In contrast, excess capacity - the difference between what a production facility could produce if fully utilized and what is produced by the owners, given the prices of inputs and outputs - is a common, short run phenomenon in all types of industries at different points in time. In fisheries, lower prices or temporarily higher costs (e.g. fuel price increases) may result in boats operating less than expected under average conditions. If the prices and costs return to normal levels, then this excess capacity is self correcting. Excess capacity can also be caused by fisheries management. If stock recovery programmes impose restrictions on catch or effort that result in the vessels being underutilized during the recovery process, but later allow vessels to be fully utilized which the stocks have recovered, then the excess capacity will not be problematic. However, if the effort or catch restrictions are likely to persist into the future, then it is likely that excess capacity is actually an indicator of overcapitalization in the fishery.

These concepts are also distinct from fishing effort - the amount of time and fishing power used to harvest fish; fishing power - which includes such things as gear size, boat size, and horsepower; and the term overcapitalization - which is overinvestment in assets (capital).

Finally, overcapitalization is overinvestment in assets (capital) in a fishery. If fishers have a market incentive to overinvest in capital, i.e. overcapitalization, and other productive inputs used to harvest fish, then the excessive use of capital and labor in a fishery causes biological overfishing to occur. With the appearance of overfishing and resulting declines in stock abundance, overcapacity develops in a fishery when the net benefits to the fishing fleet begin to decline.

Possible solutions

One reason for the prevalence of physical definitions in fishing is perhaps that until recently the desired quantity of catch has not been defined. Fishers have just operated and caught what they could. Now, it is recognized that marine capture fisheries resources are finite, that catches must be limited. However, because stakeholders want to maximize their economic and fiscal returns from capture fisheries, economic definitions of capacity are increasingly relevant.

Understanding the distinctions amongst these different aspects of fishing capacity and their implications for successful fisheries management is critical for sustainable fisheries development. And, while excess capacity may be of less importance than overcapacity to fishery managers, the ability to distinguish between the level of excess and overcapacity to determine appropriate management actions is still necessary.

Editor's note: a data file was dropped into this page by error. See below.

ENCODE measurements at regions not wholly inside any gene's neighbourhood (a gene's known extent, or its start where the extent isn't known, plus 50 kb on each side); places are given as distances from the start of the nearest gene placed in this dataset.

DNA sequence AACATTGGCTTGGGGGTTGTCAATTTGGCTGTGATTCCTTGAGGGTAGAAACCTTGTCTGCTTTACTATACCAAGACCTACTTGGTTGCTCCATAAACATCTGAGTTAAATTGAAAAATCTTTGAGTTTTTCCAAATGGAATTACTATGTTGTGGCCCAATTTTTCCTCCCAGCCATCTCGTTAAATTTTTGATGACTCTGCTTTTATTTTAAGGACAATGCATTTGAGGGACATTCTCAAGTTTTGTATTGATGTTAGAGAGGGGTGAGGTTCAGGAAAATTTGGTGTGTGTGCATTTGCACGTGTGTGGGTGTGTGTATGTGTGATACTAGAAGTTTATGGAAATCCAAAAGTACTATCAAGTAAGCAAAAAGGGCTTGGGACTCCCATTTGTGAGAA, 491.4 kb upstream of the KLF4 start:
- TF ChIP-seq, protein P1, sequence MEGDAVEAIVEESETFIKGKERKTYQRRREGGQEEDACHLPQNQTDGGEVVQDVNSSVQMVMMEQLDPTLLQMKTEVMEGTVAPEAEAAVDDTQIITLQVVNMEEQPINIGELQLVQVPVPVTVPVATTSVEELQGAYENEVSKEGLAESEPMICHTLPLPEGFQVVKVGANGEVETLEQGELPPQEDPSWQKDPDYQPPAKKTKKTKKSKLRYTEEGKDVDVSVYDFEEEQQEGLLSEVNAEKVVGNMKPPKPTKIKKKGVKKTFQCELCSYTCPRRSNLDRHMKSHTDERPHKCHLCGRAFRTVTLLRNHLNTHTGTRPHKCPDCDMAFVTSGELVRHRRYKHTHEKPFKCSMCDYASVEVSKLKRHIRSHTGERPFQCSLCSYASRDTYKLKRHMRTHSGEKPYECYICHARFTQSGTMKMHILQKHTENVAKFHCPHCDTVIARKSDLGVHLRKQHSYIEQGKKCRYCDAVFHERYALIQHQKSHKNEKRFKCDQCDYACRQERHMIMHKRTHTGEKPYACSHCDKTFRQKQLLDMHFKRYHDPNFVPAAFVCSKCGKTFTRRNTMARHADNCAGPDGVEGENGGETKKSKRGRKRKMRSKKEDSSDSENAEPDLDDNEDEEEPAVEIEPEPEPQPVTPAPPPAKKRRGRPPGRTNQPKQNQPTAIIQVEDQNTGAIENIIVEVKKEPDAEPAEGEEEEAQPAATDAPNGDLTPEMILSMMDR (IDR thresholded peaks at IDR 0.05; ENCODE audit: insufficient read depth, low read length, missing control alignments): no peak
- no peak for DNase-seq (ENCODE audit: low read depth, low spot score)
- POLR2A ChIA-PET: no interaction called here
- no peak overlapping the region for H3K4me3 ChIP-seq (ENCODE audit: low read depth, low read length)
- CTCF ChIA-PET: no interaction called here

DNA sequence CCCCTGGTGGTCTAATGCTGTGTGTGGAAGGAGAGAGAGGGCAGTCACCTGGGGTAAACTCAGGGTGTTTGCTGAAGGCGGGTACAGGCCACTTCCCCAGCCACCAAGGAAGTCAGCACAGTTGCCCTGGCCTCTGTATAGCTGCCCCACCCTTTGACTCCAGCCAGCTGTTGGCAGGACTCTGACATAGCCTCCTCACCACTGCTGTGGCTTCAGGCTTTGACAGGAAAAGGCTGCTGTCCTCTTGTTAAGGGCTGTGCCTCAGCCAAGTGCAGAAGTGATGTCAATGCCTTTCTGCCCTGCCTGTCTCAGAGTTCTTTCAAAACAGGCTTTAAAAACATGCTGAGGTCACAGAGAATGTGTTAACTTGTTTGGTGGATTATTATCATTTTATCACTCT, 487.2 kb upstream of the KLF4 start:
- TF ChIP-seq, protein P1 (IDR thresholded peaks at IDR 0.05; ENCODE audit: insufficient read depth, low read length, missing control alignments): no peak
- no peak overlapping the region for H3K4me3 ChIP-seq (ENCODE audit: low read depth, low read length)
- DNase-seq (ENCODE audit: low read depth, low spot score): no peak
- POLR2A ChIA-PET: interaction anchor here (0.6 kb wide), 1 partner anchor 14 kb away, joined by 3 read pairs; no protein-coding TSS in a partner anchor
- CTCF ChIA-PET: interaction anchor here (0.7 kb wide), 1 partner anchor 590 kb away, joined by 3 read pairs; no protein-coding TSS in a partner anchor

Indeed, at the June 2004 Technical Consultation to Review Progress and Promote the Full Implementation of the IPOA to Prevent, Deter and Eliminate IUU Fishing and the IPOA for the Management of Fishing Capacity, the Consultation noted that that technical efforts by FAO and other specialists to lay the groundwork for implementing the IPOA-Capacity makes a distinction between excess capacity, which is largely self-correcting through market forces, and overcapacity, which requires intervention by fisheries managers. The Consultation also noted that, as part of ensuring the most effective use of the limited resources of FAO, RFMOs and States, efforts to implement the IPOA-Capacity have focused and should continue to focus on the issue of overcapacity where such intervention can have a positive effect.

Action taken

For effective management of capacity, assessing overcapacity is best narrowed down to a given area or fishery while making due allowance for the possible switch of capacity between fisheries and areas. Thus, it is important that both countries and regional fisheries bodies are beginning the systematic management and assessment of the fishing capacity in their respective fisheries.

In preparing for the Technical Consultation to Review Progress and Promote the Full Implementation of the IPOA to Prevent, Deter and Eliminate IUU Fishing and the IPOA for the Management of Fishing Capacity, the FAO survey of member States' activities revealed that preliminary assessments of capacity at the fishery level have been undertaken by around three quarters of the States responding to the survey. Furthermore, of the fourteen countries that responded to the survey and who represented over 40 percent of the total marine catch in 2002 had undertaken preliminary assessments of capacity.


Assessments of capacity and, in particular, of overcapacity are increasingly part of national, regional fisheries, and international management activities. Nonetheless, there are major constraints and issues relating to the assessment and management of capacity, particularly for developing countries. As a result, free and open access, with the consequent problems of overcapacity and overexploited resources, remain a feature of many regions.

Concerted efforts to assess capacity, whether quantitatively or qualitatively are a positive sign for the measurement of fishing capacity and, ultimately, for avoiding or catalysing the transition away from overcapacity in capture fisheries.